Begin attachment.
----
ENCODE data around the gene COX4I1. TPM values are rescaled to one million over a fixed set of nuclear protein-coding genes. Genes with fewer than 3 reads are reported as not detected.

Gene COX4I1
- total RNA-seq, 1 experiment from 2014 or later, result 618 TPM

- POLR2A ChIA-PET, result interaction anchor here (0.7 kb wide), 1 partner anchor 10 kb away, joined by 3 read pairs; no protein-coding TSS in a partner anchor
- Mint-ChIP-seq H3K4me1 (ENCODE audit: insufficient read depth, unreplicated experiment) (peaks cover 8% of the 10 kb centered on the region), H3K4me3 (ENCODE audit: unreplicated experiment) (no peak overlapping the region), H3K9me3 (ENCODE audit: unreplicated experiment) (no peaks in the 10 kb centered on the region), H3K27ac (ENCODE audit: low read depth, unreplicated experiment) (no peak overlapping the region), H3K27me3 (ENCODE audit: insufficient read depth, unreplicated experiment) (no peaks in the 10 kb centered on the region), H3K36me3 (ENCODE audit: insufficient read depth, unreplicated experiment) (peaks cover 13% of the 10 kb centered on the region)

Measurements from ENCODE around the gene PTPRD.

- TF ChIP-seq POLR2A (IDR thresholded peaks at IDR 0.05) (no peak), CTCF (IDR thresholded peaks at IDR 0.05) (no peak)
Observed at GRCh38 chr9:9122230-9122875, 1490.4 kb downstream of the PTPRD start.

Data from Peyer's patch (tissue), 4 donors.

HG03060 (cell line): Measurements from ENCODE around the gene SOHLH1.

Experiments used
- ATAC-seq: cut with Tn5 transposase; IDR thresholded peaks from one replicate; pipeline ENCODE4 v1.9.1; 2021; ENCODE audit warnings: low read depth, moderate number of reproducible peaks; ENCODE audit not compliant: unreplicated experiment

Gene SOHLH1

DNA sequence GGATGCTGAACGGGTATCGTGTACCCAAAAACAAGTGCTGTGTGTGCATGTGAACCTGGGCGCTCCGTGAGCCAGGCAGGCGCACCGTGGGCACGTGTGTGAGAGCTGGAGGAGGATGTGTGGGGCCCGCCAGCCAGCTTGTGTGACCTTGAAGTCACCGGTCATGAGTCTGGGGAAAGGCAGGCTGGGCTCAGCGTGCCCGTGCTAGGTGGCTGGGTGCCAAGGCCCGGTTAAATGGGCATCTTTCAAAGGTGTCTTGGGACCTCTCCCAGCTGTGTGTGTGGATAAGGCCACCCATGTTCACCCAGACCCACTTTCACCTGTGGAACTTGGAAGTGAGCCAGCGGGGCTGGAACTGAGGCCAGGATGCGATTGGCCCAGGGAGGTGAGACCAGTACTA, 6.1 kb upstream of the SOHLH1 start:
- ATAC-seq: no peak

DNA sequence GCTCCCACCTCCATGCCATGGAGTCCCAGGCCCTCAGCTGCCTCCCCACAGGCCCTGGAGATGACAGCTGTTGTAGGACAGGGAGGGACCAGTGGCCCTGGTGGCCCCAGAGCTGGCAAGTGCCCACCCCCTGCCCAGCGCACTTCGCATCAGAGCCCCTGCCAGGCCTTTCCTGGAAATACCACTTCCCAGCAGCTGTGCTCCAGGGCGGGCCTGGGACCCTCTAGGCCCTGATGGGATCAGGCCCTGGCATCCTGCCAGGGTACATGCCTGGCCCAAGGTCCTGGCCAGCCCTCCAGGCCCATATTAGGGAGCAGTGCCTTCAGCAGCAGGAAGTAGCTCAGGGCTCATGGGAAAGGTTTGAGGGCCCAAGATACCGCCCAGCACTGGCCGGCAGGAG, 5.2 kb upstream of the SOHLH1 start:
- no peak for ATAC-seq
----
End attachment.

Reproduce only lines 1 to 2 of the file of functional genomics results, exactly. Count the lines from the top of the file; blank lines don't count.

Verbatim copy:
ENCODE data around the gene COX4I1. TPM values are rescaled to one million over a fixed set of nuclear protein-coding genes. Genes with fewer than 3 reads are reported as not detected.

Gene COX4I1